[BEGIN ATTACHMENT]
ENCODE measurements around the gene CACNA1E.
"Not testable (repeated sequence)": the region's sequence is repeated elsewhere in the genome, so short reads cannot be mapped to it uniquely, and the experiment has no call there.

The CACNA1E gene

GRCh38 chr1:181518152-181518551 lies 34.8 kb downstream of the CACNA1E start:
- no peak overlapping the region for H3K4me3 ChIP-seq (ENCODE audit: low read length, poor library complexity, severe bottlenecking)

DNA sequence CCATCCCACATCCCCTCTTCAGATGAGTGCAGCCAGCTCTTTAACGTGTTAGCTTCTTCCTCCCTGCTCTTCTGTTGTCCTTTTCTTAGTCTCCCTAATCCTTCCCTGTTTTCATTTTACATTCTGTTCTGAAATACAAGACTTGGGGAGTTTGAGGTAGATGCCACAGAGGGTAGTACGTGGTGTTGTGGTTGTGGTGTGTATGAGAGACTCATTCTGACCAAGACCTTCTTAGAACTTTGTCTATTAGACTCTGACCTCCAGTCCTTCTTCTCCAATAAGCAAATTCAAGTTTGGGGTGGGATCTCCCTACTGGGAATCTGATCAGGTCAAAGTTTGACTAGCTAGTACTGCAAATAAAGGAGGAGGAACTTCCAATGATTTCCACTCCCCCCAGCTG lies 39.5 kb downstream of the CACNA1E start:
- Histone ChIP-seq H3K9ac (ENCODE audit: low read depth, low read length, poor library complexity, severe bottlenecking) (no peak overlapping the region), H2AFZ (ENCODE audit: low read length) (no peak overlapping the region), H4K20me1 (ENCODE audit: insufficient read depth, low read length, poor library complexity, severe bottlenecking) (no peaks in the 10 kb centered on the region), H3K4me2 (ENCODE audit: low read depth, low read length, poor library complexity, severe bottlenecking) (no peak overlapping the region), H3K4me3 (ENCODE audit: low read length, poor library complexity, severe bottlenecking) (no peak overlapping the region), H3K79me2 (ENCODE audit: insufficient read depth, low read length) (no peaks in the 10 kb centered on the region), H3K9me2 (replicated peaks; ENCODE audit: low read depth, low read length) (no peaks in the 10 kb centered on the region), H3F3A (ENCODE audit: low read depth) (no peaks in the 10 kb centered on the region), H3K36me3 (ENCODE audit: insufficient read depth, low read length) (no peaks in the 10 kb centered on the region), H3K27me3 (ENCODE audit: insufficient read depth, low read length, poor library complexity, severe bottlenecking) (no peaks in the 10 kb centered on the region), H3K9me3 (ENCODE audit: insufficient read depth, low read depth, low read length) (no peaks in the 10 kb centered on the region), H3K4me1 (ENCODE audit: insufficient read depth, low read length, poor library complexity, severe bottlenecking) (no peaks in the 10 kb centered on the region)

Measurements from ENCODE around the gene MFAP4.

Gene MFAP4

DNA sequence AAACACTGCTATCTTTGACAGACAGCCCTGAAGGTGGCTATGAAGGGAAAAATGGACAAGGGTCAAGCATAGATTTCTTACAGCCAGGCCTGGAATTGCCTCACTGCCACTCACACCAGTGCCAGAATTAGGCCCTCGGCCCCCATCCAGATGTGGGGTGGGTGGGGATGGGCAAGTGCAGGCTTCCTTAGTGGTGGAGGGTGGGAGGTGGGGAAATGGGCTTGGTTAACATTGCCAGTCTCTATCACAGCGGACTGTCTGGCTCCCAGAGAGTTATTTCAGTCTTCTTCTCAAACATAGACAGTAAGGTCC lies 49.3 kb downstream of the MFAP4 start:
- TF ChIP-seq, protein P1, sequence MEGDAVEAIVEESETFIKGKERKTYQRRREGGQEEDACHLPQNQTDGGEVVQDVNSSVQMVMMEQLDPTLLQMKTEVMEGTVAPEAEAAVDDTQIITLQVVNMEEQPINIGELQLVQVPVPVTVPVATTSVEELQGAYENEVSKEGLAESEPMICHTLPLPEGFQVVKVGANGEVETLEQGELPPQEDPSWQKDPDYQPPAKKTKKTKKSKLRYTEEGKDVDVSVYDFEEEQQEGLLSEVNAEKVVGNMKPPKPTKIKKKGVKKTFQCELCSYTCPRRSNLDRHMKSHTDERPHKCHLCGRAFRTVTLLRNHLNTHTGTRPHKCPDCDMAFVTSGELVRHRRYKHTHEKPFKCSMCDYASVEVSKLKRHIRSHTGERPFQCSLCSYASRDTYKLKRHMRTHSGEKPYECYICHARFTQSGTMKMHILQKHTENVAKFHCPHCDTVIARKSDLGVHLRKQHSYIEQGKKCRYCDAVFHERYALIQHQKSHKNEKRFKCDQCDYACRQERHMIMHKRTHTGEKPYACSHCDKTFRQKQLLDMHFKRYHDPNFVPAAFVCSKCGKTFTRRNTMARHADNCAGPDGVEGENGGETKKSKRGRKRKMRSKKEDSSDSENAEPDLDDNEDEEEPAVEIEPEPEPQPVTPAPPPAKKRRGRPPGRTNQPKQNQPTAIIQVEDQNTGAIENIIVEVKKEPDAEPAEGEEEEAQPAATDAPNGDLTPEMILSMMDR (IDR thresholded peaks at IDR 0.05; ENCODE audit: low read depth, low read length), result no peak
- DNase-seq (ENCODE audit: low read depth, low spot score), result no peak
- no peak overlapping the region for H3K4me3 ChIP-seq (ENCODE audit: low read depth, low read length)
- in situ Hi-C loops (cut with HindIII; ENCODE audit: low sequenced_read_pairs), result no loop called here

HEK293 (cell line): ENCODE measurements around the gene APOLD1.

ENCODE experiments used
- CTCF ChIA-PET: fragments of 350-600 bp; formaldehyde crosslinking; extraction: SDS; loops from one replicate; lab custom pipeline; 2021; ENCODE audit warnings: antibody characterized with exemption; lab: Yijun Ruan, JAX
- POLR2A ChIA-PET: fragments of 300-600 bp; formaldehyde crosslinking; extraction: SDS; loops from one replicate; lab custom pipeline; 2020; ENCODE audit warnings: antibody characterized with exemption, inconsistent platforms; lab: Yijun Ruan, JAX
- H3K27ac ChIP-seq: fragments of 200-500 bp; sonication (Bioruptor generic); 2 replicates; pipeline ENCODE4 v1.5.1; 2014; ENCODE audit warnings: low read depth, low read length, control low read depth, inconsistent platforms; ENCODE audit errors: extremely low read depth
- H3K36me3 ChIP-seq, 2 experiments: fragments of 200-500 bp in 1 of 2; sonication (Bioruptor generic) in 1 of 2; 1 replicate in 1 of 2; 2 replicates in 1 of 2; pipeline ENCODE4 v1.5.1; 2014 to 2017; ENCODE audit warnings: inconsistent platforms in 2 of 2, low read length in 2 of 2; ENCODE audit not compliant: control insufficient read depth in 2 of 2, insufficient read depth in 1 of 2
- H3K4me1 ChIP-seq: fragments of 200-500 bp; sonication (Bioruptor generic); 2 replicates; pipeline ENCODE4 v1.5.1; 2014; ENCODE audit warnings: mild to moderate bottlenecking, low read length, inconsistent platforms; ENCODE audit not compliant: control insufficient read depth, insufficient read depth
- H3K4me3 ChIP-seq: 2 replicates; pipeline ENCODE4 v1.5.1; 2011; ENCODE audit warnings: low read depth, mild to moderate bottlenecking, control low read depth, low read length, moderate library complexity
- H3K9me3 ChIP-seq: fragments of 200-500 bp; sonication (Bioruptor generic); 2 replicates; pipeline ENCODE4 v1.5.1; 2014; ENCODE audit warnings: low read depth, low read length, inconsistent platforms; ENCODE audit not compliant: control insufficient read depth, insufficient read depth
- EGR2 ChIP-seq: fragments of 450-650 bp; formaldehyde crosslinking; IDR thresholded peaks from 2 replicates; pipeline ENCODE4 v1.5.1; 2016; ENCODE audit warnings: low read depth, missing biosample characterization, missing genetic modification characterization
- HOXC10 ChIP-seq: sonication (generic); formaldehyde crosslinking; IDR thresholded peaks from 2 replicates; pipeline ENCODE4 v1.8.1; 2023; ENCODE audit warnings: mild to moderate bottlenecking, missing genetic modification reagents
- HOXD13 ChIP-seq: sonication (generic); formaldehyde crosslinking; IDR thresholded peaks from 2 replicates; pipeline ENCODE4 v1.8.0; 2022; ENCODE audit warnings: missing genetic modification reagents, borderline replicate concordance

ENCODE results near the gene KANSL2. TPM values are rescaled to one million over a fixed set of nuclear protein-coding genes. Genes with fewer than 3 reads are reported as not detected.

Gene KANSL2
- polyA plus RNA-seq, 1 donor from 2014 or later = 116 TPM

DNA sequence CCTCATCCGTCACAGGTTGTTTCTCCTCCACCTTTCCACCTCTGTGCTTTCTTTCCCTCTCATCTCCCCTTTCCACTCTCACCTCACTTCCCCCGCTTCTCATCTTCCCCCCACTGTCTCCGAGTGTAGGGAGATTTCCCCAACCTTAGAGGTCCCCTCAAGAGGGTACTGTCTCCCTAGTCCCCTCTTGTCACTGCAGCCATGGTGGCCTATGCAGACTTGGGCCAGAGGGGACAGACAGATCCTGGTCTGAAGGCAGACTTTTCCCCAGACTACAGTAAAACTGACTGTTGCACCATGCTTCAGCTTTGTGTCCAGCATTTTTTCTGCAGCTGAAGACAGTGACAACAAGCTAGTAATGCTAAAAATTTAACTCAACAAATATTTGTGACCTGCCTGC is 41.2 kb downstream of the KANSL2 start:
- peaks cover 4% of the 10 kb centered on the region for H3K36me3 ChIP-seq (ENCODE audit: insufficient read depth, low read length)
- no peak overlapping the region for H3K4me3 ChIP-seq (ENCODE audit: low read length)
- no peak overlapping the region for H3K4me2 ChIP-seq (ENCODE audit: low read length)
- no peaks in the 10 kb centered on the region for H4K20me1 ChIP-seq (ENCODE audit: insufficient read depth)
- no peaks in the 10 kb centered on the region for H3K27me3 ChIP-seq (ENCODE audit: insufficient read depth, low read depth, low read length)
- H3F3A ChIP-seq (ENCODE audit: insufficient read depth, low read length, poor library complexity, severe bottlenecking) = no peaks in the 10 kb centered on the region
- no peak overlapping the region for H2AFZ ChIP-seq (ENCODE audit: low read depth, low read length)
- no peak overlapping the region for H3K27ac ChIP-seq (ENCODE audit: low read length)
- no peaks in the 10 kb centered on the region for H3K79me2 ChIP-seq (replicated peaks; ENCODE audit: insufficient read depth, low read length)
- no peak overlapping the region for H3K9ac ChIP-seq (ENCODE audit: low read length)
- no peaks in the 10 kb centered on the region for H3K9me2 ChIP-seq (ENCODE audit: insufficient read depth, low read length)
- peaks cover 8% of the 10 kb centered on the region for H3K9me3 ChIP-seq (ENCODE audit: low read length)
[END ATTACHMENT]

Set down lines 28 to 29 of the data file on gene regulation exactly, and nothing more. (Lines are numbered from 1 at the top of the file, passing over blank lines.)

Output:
Gene KANSL2
- polyA plus RNA-seq, 1 donor from 2014 or later = 116 TPM